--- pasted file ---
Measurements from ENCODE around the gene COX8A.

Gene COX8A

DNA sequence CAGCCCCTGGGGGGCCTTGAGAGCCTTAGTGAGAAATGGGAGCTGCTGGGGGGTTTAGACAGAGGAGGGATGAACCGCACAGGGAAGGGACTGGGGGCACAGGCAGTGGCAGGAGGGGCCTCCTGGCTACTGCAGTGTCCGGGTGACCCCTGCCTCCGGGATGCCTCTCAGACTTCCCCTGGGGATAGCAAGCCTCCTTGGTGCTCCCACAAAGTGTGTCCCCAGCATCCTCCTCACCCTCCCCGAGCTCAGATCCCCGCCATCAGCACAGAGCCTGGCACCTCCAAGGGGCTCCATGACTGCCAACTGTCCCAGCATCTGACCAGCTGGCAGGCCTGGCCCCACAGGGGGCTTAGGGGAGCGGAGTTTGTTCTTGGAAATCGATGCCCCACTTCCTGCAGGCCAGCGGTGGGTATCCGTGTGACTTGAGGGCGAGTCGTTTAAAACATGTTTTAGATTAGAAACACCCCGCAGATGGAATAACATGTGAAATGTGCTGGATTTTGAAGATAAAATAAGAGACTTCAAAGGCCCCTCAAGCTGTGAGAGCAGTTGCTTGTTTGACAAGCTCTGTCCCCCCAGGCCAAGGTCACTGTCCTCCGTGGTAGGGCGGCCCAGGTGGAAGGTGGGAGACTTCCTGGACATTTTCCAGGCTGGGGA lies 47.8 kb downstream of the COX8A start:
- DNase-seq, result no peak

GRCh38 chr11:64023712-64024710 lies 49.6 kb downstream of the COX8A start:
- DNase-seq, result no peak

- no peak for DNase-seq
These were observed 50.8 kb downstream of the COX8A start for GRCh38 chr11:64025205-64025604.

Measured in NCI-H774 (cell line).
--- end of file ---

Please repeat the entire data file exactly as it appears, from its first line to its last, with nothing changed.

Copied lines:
Measurements from ENCODE around the gene COX8A.

Gene COX8A

DNA sequence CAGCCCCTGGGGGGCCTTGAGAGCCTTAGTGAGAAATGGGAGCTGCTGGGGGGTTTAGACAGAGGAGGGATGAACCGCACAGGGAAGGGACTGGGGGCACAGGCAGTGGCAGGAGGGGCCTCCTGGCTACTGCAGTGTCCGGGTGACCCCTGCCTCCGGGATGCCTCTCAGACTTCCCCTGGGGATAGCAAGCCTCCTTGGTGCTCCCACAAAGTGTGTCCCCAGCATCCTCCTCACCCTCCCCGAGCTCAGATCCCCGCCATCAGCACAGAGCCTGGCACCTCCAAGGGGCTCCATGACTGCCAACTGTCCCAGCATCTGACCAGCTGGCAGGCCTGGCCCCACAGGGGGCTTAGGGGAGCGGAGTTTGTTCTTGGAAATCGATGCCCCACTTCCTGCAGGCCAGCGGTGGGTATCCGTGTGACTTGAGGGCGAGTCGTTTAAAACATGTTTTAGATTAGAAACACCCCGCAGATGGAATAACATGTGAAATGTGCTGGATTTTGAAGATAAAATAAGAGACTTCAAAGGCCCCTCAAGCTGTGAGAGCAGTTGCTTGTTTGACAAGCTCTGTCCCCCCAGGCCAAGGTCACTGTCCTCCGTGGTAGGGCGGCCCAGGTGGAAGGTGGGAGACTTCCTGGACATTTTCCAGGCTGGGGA lies 47.8 kb downstream of the COX8A start:
- DNase-seq, result no peak

GRCh38 chr11:64023712-64024710 lies 49.6 kb downstream of the COX8A start:
- DNase-seq, result no peak

- no peak for DNase-seq
These were observed 50.8 kb downstream of the COX8A start for GRCh38 chr11:64025205-64025604.

Measured in NCI-H774 (cell line).